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How To Recharge Your Story

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If you’re anything like me, you have one (okay, more than one), story sitting on your computer that you started and never finished. I’ve lost count how many I’ve had in that suspended state. Not all of them have gone on to be completed, but a lot have. I thought I’d share with you five tips that brought them back to life again.

Read and Revisit

This one is probably the easiest. In fact, so easy, you probably wouldn’t think it would work but it does. Pull the story up on the screen and read through what you’ve already written.  When I revisit characters and plot it stirs up my imagination to get the plot rolling again.

Go to Online Book Stores

Sometimes it’s a creative kick up the butt you need. I’ve found looking at what’s being published helps me to get back into the story I’ve abandoned. Go searching for books that are in the genre you’re writing in and sometimes that gives you an incentive to finish what you started.

Set a Schedule

When I was a freelance writer, I always had a deadline looming so it gave me practice and discipline for my fiction work. Look at your calendar or planner and set a date for the completion of your first draft. If you need to, pretend that’s the day your editor or agent wants to read it.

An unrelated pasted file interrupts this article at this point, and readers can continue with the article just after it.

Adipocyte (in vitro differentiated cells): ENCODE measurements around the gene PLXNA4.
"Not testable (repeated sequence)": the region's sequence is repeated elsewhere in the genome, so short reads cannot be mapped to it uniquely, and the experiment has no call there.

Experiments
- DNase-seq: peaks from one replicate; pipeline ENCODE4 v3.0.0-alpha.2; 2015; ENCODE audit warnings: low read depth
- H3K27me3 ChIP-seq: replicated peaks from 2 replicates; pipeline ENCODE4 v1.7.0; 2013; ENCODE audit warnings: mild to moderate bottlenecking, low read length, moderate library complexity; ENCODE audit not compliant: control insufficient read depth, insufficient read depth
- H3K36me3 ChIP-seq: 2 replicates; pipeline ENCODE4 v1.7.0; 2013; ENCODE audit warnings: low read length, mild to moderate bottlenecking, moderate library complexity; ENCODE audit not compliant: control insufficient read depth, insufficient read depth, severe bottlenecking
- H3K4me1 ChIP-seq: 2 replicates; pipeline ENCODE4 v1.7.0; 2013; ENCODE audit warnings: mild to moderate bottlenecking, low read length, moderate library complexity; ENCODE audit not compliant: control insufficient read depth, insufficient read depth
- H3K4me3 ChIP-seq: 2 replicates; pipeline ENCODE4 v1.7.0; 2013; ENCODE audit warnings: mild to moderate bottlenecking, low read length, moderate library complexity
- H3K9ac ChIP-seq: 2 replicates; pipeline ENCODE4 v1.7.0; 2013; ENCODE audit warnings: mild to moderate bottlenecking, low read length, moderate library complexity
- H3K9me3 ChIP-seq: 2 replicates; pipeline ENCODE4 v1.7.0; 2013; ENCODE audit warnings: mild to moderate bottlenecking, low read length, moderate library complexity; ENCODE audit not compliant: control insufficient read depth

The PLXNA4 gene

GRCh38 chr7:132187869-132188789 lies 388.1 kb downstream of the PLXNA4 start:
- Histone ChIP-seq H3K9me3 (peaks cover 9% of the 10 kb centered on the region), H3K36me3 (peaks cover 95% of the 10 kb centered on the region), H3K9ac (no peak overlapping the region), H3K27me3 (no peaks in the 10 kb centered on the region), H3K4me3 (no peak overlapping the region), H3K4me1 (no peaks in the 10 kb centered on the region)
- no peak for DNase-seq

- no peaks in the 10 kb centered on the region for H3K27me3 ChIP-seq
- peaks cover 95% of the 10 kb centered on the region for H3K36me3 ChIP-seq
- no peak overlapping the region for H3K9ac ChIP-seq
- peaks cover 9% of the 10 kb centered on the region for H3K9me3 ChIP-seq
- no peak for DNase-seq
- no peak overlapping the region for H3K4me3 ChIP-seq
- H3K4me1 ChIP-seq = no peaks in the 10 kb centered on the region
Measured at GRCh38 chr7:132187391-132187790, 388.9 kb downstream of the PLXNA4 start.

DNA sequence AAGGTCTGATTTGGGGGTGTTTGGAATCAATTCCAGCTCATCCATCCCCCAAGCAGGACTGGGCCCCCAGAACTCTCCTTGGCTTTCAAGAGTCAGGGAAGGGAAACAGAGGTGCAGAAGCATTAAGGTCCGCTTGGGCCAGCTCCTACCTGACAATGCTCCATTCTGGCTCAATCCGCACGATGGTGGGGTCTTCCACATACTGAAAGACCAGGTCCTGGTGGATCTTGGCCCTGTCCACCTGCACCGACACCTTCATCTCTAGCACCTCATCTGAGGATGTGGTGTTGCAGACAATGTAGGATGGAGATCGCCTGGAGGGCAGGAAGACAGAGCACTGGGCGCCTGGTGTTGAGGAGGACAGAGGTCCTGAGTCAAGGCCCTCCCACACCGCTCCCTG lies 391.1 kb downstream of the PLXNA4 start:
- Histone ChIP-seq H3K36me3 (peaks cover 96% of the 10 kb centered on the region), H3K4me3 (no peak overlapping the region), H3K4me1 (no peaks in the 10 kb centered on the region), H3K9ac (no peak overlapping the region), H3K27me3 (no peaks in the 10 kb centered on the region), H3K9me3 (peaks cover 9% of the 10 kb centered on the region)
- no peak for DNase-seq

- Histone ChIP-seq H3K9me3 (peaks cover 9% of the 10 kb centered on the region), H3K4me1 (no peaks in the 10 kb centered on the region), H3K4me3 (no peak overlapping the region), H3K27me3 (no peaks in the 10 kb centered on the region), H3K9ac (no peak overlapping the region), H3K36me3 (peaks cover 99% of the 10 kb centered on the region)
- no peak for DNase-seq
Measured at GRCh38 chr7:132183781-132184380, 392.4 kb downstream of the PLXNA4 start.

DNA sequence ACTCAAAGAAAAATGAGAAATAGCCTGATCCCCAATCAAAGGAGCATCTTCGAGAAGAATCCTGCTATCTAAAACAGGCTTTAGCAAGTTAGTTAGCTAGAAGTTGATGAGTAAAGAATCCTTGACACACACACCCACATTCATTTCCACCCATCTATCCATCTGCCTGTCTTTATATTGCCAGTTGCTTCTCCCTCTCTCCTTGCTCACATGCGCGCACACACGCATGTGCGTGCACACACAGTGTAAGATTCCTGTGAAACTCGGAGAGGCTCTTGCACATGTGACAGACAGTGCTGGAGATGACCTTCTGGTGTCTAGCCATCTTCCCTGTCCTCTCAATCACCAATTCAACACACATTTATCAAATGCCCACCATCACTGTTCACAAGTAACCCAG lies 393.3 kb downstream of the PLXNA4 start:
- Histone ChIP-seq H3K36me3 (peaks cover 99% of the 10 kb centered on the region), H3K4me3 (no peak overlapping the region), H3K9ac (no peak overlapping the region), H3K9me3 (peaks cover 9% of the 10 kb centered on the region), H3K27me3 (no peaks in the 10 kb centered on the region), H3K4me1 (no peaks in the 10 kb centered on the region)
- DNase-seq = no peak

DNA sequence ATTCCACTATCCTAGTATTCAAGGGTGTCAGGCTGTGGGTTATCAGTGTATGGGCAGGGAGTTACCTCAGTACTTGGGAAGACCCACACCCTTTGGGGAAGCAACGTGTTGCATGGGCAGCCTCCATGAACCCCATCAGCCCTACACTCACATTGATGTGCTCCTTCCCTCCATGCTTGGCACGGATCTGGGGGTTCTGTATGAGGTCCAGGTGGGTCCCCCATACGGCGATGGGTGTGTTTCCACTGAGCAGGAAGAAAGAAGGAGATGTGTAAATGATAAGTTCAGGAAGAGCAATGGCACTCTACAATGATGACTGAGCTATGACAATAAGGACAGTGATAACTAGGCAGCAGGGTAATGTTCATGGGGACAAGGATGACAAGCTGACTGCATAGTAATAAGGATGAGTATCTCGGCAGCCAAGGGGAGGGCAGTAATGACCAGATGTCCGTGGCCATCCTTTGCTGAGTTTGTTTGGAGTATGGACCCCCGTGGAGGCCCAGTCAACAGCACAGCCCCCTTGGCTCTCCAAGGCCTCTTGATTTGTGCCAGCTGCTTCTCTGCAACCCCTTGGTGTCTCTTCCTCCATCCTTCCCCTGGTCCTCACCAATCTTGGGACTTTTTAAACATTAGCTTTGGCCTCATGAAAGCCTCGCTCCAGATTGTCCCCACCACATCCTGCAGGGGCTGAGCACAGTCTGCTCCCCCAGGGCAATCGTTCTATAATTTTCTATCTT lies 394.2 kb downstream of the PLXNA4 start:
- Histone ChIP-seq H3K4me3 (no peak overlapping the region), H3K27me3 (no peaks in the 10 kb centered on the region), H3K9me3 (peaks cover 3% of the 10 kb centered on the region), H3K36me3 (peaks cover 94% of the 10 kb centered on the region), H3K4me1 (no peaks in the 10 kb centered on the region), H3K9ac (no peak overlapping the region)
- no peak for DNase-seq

Change Things Around

Maybe you were growing bored with the story and it needs new life. Try switching things around. For example, if you were writing in third person, change to first and vice versa. Even try writing in present tense.

Give Yourself Permission

Trying to be perfect can stall lots of projects. Give yourself permission to be awful. Relax, take the pressure off yourself, and remember this is a first draft that’s for your eyes only.

 

Writing How Tos Writing Tips

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3 Comments Leave a comment

  1. I have no incomplete stories lying around as I write fiction only for writing prompts.
    However I have lots of unfinished non fiction in my computer as well as handwritten in notebooks.
    I will use your tips to try and finish them.

  2. I love your tip about switching POVs. Rewriting a story from third person to first really helps me connect with the characters on a deeper level. And sometimes I don’t even reread what I’ve written. I just let the story quietly rest, and eventually, the characters will tell me which direction to take the story. Then the elements that were strongest or that had unrealized potential will rise to the surface. I’m actually working on rewriting the first fantasy-romance I ever wrote, rewriting it from third to first person. It’s so different, but I feel ready to write that story now in a way I wasn’t a decade ago. Thanks for the insights! 🙂

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